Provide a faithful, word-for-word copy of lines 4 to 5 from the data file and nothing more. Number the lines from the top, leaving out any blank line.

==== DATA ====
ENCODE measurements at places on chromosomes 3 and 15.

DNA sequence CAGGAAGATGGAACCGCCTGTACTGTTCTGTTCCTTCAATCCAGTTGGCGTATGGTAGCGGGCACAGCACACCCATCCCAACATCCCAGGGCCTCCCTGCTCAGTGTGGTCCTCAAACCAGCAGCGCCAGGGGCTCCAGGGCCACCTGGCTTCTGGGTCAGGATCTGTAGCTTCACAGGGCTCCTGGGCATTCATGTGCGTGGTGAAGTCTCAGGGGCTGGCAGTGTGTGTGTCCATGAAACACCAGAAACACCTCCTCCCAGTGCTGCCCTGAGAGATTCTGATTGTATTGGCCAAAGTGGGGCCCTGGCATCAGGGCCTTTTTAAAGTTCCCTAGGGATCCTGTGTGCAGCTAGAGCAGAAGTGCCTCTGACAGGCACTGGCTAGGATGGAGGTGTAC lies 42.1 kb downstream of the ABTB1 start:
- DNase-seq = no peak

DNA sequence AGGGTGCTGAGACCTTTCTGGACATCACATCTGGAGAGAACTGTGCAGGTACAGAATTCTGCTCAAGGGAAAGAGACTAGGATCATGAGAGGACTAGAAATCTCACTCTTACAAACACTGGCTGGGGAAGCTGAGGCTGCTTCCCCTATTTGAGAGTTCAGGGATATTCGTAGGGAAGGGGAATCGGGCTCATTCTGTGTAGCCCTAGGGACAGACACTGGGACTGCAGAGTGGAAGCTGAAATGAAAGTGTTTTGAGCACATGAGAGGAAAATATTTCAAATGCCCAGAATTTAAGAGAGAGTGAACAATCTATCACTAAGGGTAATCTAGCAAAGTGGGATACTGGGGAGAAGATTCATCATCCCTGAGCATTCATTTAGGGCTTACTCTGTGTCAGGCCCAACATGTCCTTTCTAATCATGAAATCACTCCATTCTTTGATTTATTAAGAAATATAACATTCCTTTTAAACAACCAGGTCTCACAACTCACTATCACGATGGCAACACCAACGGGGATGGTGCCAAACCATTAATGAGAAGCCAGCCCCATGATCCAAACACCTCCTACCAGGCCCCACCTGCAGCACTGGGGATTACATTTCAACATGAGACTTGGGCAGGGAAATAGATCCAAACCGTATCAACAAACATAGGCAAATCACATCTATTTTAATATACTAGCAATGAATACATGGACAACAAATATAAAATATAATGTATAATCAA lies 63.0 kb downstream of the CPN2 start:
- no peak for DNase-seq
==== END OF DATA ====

DNA sequence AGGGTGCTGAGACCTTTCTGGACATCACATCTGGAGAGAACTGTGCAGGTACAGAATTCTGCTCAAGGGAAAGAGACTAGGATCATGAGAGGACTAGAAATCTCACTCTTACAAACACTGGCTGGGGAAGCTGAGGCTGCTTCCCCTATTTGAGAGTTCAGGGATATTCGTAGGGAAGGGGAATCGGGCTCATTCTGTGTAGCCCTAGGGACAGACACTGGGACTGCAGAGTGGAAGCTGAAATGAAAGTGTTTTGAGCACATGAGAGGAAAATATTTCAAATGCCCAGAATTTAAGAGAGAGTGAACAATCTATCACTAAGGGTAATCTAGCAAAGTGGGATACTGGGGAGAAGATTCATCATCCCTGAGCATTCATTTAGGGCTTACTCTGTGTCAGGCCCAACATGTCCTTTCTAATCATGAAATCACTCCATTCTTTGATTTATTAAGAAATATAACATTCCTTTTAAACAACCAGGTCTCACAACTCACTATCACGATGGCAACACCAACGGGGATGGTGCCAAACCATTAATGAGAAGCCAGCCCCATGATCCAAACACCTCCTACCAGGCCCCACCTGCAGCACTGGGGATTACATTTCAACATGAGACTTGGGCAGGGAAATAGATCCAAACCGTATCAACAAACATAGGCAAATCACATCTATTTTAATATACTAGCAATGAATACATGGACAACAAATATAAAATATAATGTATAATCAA lies 63.0 kb downstream of the CPN2 start:
- no peak for DNase-seq